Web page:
Climate change is a major threat to coral living on the Great Barrier Reef
The Great Barrier Reef is famous for its kaleidoscope of colors: a rainbow of sea creatures swimming past bright corals.
Last year, however, something strange happened — the reef's coral turned bone-white. Scientists call this "bleaching."
Unfortunately, the coral may never return to its previous color, a new study says. Scientists say that rising temperatures are to blame, and that swift action is needed to save the Great Barrier Reef.
Heat Stress Turns Coral White
Record-high temperatures in 2015 and 2016 caused the bleaching event. A bleached-white coral means that it has been stressed by the heat. This stress causes the reef to expel the algae that lives in its tissue. However, the algae also provides the reef with food. Losing algae means the reef loses energy.
Bleached coral is more likely to become diseased. Without sufficient time to recover — which can take one decade or more depending on the type of coral — it can die.
For the new study released late Wednesday, an Australian-led team examined the impact of three major bleaching events: in 1998, 2002 and 2016. The bleaching happened all along the reef, which stretches for 1,400 miles.
They found that in 2016, more than four times as much coral faced extreme bleaching than the two previous events.
Only 9 percent escaped bleaching altogether, compared with more than 40 percent in 2002 and 1998.
The Damage Is Likely To Be Permanent
The team said that the chances of the northern Great Barrier Reef returning to its pre-bleached days are very slim. The scale of damage that occurred in 2016 was just too much, they said. Scientists also warned that it is highly likely that a fourth bleaching will happen in the next 10 or 20 years, as global temperatures continue to rise.
Earlier this month, researchers warned that the reef was already experiencing a second straight year of bleaching.
Local wildlife experts have tried to protect the reefs. But they cannot properly protect it from the extreme heat, the researchers wrote in the journal Nature. That is part of a global problem.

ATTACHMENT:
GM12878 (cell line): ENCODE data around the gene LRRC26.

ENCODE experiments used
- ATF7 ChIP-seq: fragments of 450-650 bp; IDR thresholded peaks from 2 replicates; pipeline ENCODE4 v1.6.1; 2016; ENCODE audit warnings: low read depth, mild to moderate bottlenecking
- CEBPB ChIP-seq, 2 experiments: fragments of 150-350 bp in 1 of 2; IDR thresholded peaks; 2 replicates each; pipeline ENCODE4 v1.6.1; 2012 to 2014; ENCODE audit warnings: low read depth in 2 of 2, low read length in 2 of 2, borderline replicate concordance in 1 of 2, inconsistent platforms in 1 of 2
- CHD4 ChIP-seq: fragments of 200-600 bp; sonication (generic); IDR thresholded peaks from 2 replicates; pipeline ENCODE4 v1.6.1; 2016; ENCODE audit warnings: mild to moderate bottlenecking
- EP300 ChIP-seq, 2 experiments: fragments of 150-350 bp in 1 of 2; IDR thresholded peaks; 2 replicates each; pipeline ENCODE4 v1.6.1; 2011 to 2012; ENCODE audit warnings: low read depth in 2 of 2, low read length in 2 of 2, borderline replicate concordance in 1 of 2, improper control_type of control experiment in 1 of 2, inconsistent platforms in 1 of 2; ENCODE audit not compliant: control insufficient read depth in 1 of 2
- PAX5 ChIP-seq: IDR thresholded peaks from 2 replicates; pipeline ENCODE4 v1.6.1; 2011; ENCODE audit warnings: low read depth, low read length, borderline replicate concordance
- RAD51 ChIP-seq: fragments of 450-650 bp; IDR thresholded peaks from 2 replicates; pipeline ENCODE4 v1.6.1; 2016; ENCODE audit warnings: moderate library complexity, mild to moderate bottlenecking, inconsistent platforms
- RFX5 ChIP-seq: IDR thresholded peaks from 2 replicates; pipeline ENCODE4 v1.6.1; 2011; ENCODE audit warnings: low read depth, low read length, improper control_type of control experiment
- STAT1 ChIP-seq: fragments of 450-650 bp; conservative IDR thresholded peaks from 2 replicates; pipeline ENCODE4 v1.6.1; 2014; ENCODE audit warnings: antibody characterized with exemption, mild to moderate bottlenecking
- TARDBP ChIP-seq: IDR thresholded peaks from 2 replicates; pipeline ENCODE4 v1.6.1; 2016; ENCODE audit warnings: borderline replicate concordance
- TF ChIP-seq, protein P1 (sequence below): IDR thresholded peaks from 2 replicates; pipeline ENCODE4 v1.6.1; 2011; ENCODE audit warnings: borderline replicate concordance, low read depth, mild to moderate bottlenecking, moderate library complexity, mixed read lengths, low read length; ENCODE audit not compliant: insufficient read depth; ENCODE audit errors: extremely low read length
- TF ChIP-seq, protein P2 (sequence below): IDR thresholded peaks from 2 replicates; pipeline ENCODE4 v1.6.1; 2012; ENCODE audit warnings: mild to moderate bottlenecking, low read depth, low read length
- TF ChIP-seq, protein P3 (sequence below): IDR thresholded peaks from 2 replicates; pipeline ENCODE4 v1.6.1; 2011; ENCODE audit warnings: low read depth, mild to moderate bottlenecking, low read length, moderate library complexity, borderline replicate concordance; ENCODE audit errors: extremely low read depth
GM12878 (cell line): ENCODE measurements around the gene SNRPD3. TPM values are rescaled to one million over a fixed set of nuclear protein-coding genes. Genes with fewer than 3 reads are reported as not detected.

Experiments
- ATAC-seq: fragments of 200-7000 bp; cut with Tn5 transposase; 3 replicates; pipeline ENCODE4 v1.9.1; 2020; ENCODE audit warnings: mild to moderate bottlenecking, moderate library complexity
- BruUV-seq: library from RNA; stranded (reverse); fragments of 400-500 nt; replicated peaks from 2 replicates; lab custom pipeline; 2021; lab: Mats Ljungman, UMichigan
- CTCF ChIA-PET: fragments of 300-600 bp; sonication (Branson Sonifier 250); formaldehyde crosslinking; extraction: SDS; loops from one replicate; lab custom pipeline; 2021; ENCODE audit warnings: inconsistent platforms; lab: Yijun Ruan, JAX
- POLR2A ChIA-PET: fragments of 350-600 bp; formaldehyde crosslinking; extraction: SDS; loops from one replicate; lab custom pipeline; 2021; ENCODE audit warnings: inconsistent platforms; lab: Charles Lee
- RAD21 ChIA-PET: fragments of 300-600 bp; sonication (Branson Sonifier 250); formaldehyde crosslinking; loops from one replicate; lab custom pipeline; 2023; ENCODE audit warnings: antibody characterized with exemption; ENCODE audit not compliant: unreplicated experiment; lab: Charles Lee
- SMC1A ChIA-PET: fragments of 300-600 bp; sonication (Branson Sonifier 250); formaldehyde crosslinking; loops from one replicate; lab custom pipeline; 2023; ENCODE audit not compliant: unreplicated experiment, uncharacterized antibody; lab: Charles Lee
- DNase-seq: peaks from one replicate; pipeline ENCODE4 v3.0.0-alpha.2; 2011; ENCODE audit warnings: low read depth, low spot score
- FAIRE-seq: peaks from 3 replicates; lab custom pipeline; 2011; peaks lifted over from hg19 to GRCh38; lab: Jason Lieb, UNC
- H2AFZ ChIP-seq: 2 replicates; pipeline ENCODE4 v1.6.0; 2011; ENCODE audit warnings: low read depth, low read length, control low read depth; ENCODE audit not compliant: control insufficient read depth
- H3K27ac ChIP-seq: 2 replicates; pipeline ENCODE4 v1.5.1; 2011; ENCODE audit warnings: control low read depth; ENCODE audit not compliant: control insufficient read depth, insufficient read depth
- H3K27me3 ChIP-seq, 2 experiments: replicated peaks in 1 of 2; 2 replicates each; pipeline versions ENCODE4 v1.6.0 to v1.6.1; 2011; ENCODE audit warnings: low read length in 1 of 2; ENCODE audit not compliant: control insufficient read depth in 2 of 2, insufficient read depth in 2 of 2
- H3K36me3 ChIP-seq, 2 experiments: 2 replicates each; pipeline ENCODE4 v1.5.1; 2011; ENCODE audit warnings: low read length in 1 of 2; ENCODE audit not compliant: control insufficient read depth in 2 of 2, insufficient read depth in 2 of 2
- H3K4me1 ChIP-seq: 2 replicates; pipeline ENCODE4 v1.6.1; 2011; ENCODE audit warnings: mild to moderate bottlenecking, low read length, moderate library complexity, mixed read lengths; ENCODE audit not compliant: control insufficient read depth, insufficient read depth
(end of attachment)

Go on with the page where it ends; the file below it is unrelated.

Still, scientists and conservationists are focusing on new plans to protect the reef. They are trying to maintain the quality of the water around it. But even the most highly protected reefs cannot escape the dangers of heat stress, they said.
Conservation Efforts Are Failing
Helping the coral recover will become more challenging and less effective in coming decades, the study said.
Local work to conserve and protect the site has had "no discernible effect" on helping corals resist the heat, they say.
Terry Hughes, part of Australia's Centre of Excellence for Coral Reef Studies, helped lead the reef study. At the same time the study was released, Hughes unveiled plans to track the reef's bleaching this year. Hughes said researchers were heading out again to survey the coral from both the sky and underwater.
"We’re hoping that the next two to three weeks will cool off quickly, and this year’s bleaching won’t be anything like last year," he said. "The severity of the 2016 bleaching was off the chart." Australia's summer is ending. Its seasons are the opposite of the U.S. since it is located in the Southern Hemisphere.
Highest-Ever Sea Temperatures Recorded Last Year
Janice Lough, from the Australian Institute of Marine Science, helped lead the study. She said the average sea-surface temperatures for the Australian summer in 2016 were the highest ever recorded in the Great Barrier Reef.
"In each of the three events since 1998, the pattern of bleaching matches exactly where the warmest water was each year. That allows us to predict when and where bleaching is likely to occur this year,” she added.
Hughes and Lough agree climate change is the number-one threat to the reef. They argue that the only solution was "urgent and rapid action" to limit global warming, which will only increase water temperatures and cause more coral to die.
Dying Coral Will Only Get Worse With Time
"It broke my heart to see so many corals dying on northern reefs on the Great Barrier Reef in 2016,” said Hughes. He led surveys of the reef from aircraft, which revealed the damage.
"With rising temperatures due to global warming, it’s only a matter of time before we see more of these events. A fourth event after only one year is a major blow to the reef," Hughes said.
The world's nations met in Paris in 2015 to discuss global warming. They agreed to limit burning of fossil fuels. The countries hope this will limit the average warming of Earth to 2 degrees Celsius, or 3.6 degrees Fahrenheit. Still, as this latest bleaching event shows, that may not be enough to save the corals.